Moses Boyd is a leading member of the new generation of jazz artists who have been causing a bit of a sensation in recent times. His new solo album “Dark Matter” ventures far and wide in its musical influences, but is rooted in modern jazz and, dare I say it, jazz rock. Moses himself plays the drums and plays them with real style, subtly driving the music forward. I saw him play with his band Exodus at End of the Road last year and was bowled over. It was one of the best shows of the three days.
He played the Electric Brixton on Thursday. Oddly I’ve never been to that venue before. The Academy many times, but never the Electric. I liked it: a nice size, similar to the Scala and Koko I’d say. My friend Annabelle and I stood up on the top balcony (near the bar!) and got a great, unimpeded view. And what a show! One of the best I’ve seen for a while. An hour and forty minutes of musical bliss. The core band was sax, guitar, keys and Moses on drums. There was a guest singer for, I think, “Shades of You”, so it might have been Poppy Ajudha, who sings on the album. And at the beginning and end, a team of drummers added to the percussive drive. I’d only listened to “Dark Matter” a couple of times so I’m not sure about the song titles, although the first piece was “Stranger than Fiction”, which has been a single and received a lot of airplay on 6 Music. Live though, it was truly awesome. The build-up to the central tune was electric (no pun intended!). And atmospheric: the epic quality of the music was enhanced by some clever lighting – quite simple but very striking. Light and shadow, silhouettes, black and white morphing to full colour and dry ice, and for the second song a barrage of flashing, which had me looking away a little. Tried and tested techniques, but done with imagination and subtlety (apart from those flashes!).
Imagination and sublety. You could use those words to describe Moses Boyd’s drumming. He caresses those snares and cymbals. It’s intricate and intense, and smoothly powers the music along. It’s a mystery train. Listen to the song “Y.O.Y.O” on “Dark Matter” to get what I’m talking about. That one certainly featured in the show. He played a solo three songs in which was a wonder to behold. The musicianship generally was amazing. There was plenty of opportunity for all of the players to show what they could do and it really was breathtaking at times. When the guitarist got going we were in definite jazz rock territory – I’m thinking of favourites from the late 60s/early 70s like Miles Davis’s two classics “In a Silent Way” and “Bitches Brew”, and Santana’s “Caravanserai”. It was a journey through the genres: dance, Latin, ballads, the jazz of Miles and Coltrane, Caribbean, the pulsating modern jazz sound with that rhythmic saxophone attack. As Annabelle said at one point, “This is just beautiful”.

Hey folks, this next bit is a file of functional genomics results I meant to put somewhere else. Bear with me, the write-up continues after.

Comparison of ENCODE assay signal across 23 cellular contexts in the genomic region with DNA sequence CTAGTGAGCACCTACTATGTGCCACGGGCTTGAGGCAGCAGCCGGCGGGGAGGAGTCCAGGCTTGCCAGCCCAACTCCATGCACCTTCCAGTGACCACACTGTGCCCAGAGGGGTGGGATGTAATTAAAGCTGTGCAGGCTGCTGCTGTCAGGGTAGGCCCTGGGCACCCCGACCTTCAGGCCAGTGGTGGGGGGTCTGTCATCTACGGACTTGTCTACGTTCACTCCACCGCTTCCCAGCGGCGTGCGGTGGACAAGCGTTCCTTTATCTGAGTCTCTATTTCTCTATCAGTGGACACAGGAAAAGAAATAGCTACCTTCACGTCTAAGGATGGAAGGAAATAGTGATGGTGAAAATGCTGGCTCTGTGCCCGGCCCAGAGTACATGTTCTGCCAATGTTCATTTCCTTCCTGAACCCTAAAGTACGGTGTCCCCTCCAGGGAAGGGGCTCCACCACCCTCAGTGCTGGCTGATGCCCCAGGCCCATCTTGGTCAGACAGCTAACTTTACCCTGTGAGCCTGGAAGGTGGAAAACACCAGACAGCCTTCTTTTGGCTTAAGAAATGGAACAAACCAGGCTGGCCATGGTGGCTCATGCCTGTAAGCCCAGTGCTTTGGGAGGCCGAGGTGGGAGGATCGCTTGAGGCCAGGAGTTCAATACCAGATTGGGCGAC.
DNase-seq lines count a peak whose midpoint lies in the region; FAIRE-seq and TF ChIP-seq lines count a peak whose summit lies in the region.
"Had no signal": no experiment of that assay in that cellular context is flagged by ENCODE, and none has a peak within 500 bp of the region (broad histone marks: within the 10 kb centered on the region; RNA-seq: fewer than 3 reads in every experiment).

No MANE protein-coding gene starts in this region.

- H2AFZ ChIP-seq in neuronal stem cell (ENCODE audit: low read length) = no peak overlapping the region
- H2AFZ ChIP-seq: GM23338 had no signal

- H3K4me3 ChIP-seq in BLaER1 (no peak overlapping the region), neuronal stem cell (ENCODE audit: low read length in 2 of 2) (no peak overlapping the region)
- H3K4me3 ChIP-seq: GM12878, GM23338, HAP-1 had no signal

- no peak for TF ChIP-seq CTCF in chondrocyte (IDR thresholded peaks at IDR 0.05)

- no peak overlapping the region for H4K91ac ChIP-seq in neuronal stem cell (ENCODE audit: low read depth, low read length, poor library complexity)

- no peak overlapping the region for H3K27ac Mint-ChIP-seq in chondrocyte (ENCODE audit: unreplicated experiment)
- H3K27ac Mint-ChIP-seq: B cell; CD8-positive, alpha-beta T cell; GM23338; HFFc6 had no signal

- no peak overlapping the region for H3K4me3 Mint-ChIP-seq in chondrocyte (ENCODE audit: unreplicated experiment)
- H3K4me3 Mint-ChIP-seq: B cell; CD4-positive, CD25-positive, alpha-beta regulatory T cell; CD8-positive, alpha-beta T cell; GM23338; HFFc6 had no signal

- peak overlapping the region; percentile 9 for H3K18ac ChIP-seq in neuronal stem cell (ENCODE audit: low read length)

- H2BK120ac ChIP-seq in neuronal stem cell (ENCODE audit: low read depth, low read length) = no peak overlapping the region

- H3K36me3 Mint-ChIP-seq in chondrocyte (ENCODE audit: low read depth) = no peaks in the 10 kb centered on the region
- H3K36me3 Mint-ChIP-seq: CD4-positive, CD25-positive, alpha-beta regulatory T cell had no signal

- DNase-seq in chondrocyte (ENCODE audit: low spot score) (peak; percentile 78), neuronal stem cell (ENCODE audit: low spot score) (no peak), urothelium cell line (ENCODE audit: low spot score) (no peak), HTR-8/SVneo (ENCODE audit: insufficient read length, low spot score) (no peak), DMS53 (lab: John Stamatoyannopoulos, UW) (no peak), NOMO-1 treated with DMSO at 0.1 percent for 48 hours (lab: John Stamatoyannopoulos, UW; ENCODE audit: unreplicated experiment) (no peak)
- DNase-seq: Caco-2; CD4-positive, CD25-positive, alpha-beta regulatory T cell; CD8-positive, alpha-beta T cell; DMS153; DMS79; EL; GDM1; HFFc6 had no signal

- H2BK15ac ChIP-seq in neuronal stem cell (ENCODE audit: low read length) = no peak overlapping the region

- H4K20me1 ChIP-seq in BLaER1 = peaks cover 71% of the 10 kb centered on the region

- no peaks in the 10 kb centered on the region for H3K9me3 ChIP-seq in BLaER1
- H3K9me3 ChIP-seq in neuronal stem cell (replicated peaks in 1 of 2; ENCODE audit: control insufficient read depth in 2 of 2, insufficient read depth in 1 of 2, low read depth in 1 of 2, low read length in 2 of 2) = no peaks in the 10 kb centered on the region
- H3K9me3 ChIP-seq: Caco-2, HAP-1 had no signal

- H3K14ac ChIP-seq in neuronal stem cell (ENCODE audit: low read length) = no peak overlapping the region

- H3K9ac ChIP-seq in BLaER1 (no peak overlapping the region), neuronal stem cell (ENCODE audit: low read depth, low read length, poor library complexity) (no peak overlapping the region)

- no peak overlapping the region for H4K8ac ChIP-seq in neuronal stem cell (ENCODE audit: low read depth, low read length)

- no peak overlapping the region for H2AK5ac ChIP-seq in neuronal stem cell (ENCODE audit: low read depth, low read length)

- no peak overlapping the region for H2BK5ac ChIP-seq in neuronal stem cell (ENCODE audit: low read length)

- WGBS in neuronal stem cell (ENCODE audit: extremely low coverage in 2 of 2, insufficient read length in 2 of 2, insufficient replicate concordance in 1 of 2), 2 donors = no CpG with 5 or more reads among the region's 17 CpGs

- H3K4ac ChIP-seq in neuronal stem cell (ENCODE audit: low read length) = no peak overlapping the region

Yes, beautiful, captivating music the whole night through. Inspiring me to listen to “Dark Matter” on the way home – and ever since! – and to go back to those jazz classics I mentioned above. The rebirth of cool.
It must be difficult for you. You love these concerts so much. How are you coping? I hope you and your family are well!
All well thanks. Missing concerts of course, and I expect all the festivals will be cancelled this year; but my sympathy is with the artists, whose livelihoods have been put on hold. We the consumers still have all the recorded music to enjoy. Have watched one or two live-streams, which have been good, and listening to more podcasts while on the daily walk. And I’ve finished my new novel! Bit of editing then it will be on Amazon.
Congratulations! Great to know you are flourishing! (& well)